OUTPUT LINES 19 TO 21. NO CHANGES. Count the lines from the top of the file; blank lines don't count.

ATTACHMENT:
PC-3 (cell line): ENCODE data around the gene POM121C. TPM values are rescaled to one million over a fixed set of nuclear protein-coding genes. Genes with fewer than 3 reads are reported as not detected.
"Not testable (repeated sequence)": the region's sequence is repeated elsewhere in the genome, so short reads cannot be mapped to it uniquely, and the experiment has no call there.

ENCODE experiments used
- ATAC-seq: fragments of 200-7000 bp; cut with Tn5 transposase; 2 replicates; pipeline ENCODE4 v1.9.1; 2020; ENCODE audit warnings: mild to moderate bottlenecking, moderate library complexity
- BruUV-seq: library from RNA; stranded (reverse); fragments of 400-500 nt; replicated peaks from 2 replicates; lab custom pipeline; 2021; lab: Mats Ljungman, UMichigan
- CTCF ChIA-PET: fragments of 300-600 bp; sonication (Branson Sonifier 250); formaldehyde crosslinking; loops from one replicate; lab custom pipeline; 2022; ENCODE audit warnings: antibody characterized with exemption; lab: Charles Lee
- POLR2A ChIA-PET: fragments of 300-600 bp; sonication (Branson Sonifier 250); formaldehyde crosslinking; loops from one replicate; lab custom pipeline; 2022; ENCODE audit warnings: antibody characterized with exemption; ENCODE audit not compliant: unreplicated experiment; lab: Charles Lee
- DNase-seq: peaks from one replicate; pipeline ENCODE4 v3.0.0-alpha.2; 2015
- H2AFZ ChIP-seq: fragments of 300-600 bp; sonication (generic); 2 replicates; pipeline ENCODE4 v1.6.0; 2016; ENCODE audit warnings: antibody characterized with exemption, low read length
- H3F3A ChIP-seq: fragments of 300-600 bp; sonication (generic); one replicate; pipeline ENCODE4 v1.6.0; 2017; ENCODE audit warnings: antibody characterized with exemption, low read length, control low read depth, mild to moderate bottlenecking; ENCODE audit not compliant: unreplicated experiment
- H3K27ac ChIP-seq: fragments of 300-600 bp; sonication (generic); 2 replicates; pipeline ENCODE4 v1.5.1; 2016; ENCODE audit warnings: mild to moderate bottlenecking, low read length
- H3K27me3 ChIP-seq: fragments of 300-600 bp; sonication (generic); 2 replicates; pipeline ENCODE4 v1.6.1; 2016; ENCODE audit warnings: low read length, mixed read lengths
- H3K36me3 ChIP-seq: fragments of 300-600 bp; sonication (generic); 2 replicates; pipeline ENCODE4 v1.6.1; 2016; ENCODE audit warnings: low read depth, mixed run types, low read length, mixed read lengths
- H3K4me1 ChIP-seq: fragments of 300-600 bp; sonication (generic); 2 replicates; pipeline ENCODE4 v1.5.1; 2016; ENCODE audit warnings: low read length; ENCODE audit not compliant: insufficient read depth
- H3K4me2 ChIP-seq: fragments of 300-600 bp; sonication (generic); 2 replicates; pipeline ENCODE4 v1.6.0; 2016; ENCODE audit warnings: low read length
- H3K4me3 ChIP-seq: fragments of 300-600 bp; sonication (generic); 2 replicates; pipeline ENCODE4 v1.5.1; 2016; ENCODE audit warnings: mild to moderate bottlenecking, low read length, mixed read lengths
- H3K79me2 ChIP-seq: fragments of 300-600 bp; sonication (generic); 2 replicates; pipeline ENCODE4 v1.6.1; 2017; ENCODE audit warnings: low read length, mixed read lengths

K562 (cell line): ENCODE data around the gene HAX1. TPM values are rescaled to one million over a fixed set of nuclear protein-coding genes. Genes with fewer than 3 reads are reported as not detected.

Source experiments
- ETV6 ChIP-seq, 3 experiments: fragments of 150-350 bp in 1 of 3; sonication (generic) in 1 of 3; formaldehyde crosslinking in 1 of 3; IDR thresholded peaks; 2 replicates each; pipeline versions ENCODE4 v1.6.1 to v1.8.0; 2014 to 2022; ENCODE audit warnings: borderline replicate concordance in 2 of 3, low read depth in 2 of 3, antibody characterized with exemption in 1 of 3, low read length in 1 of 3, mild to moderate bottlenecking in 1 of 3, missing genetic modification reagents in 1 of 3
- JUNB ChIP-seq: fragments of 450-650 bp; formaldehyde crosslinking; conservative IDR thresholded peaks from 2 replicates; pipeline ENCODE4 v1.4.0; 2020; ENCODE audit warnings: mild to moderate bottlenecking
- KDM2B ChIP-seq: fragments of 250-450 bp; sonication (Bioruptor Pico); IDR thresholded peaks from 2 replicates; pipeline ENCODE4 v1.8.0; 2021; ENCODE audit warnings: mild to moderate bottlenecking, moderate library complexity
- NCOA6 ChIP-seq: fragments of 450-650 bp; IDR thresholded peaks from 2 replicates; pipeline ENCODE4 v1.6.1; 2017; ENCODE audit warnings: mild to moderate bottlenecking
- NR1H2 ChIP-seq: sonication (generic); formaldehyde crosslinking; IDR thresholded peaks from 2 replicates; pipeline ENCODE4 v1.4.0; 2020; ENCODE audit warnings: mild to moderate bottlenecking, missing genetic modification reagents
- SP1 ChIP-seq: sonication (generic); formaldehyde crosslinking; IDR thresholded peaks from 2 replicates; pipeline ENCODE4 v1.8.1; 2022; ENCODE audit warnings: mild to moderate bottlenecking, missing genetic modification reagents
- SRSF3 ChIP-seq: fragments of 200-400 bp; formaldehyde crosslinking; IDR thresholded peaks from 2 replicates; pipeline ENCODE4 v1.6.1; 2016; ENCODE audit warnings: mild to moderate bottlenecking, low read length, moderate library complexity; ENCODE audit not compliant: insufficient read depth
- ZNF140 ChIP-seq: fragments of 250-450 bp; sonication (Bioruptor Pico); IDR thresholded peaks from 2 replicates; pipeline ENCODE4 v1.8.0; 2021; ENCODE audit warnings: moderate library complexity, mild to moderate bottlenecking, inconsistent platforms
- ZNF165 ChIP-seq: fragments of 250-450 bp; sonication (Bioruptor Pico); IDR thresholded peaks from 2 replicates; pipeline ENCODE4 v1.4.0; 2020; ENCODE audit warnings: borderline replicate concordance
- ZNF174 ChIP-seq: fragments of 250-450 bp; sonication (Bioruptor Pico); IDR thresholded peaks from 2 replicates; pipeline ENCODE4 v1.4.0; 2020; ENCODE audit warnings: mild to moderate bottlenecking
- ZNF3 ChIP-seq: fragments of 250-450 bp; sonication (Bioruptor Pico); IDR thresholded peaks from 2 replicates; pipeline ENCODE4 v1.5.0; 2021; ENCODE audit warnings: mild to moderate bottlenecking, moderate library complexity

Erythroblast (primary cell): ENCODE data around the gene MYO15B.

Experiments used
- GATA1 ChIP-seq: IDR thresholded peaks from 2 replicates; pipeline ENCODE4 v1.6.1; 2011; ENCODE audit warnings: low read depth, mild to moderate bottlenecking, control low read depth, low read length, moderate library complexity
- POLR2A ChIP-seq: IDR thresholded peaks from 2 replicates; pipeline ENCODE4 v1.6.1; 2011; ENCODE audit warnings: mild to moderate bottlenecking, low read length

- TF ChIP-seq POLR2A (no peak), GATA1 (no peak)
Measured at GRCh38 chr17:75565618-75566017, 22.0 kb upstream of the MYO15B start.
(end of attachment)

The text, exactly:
Source experiments
- ETV6 ChIP-seq, 3 experiments: fragments of 150-350 bp in 1 of 3; sonication (generic) in 1 of 3; formaldehyde crosslinking in 1 of 3; IDR thresholded peaks; 2 replicates each; pipeline versions ENCODE4 v1.6.1 to v1.8.0; 2014 to 2022; ENCODE audit warnings: borderline replicate concordance in 2 of 3, low read depth in 2 of 3, antibody characterized with exemption in 1 of 3, low read length in 1 of 3, mild to moderate bottlenecking in 1 of 3, missing genetic modification reagents in 1 of 3
- JUNB ChIP-seq: fragments of 450-650 bp; formaldehyde crosslinking; conservative IDR thresholded peaks from 2 replicates; pipeline ENCODE4 v1.4.0; 2020; ENCODE audit warnings: mild to moderate bottlenecking